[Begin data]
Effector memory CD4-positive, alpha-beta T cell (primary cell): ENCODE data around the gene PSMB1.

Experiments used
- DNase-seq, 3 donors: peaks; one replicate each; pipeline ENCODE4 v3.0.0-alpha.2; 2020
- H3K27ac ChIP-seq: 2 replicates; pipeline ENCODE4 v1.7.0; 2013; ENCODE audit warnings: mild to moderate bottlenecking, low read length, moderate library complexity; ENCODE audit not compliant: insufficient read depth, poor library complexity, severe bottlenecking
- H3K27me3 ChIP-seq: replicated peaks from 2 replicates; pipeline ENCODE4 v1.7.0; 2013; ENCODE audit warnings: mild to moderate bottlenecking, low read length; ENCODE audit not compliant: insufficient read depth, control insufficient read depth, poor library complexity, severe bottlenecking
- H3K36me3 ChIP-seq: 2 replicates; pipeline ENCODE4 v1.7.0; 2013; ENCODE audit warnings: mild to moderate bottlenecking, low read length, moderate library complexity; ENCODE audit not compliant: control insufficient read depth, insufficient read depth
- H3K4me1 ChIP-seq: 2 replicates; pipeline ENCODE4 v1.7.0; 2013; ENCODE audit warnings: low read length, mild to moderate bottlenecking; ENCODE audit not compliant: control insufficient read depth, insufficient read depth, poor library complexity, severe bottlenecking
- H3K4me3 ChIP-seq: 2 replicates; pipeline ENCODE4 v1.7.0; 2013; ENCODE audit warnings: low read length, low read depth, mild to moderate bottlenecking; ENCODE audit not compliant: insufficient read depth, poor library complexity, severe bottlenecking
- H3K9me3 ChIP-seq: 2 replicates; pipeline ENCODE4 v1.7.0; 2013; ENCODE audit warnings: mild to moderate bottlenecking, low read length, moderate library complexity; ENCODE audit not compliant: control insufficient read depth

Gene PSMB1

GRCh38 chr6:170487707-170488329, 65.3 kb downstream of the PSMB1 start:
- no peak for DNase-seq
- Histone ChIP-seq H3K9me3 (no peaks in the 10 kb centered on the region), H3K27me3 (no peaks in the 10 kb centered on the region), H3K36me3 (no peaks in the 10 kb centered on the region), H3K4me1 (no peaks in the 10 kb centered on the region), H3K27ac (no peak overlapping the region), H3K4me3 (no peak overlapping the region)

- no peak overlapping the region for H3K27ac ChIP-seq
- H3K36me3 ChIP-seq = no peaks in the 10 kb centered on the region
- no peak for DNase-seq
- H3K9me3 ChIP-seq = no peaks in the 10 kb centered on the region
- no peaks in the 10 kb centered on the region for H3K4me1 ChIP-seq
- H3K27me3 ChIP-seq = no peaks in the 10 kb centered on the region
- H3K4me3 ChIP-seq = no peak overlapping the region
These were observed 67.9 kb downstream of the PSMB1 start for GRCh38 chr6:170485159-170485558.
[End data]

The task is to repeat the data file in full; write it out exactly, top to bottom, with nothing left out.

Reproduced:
Effector memory CD4-positive, alpha-beta T cell (primary cell): ENCODE data around the gene PSMB1.

Experiments used
- DNase-seq, 3 donors: peaks; one replicate each; pipeline ENCODE4 v3.0.0-alpha.2; 2020
- H3K27ac ChIP-seq: 2 replicates; pipeline ENCODE4 v1.7.0; 2013; ENCODE audit warnings: mild to moderate bottlenecking, low read length, moderate library complexity; ENCODE audit not compliant: insufficient read depth, poor library complexity, severe bottlenecking
- H3K27me3 ChIP-seq: replicated peaks from 2 replicates; pipeline ENCODE4 v1.7.0; 2013; ENCODE audit warnings: mild to moderate bottlenecking, low read length; ENCODE audit not compliant: insufficient read depth, control insufficient read depth, poor library complexity, severe bottlenecking
- H3K36me3 ChIP-seq: 2 replicates; pipeline ENCODE4 v1.7.0; 2013; ENCODE audit warnings: mild to moderate bottlenecking, low read length, moderate library complexity; ENCODE audit not compliant: control insufficient read depth, insufficient read depth
- H3K4me1 ChIP-seq: 2 replicates; pipeline ENCODE4 v1.7.0; 2013; ENCODE audit warnings: low read length, mild to moderate bottlenecking; ENCODE audit not compliant: control insufficient read depth, insufficient read depth, poor library complexity, severe bottlenecking
- H3K4me3 ChIP-seq: 2 replicates; pipeline ENCODE4 v1.7.0; 2013; ENCODE audit warnings: low read length, low read depth, mild to moderate bottlenecking; ENCODE audit not compliant: insufficient read depth, poor library complexity, severe bottlenecking
- H3K9me3 ChIP-seq: 2 replicates; pipeline ENCODE4 v1.7.0; 2013; ENCODE audit warnings: mild to moderate bottlenecking, low read length, moderate library complexity; ENCODE audit not compliant: control insufficient read depth

Gene PSMB1

GRCh38 chr6:170487707-170488329, 65.3 kb downstream of the PSMB1 start:
- no peak for DNase-seq
- Histone ChIP-seq H3K9me3 (no peaks in the 10 kb centered on the region), H3K27me3 (no peaks in the 10 kb centered on the region), H3K36me3 (no peaks in the 10 kb centered on the region), H3K4me1 (no peaks in the 10 kb centered on the region), H3K27ac (no peak overlapping the region), H3K4me3 (no peak overlapping the region)

- no peak overlapping the region for H3K27ac ChIP-seq
- H3K36me3 ChIP-seq = no peaks in the 10 kb centered on the region
- no peak for DNase-seq
- H3K9me3 ChIP-seq = no peaks in the 10 kb centered on the region
- no peaks in the 10 kb centered on the region for H3K4me1 ChIP-seq
- H3K27me3 ChIP-seq = no peaks in the 10 kb centered on the region
- H3K4me3 ChIP-seq = no peak overlapping the region
These were observed 67.9 kb downstream of the PSMB1 start for GRCh38 chr6:170485159-170485558.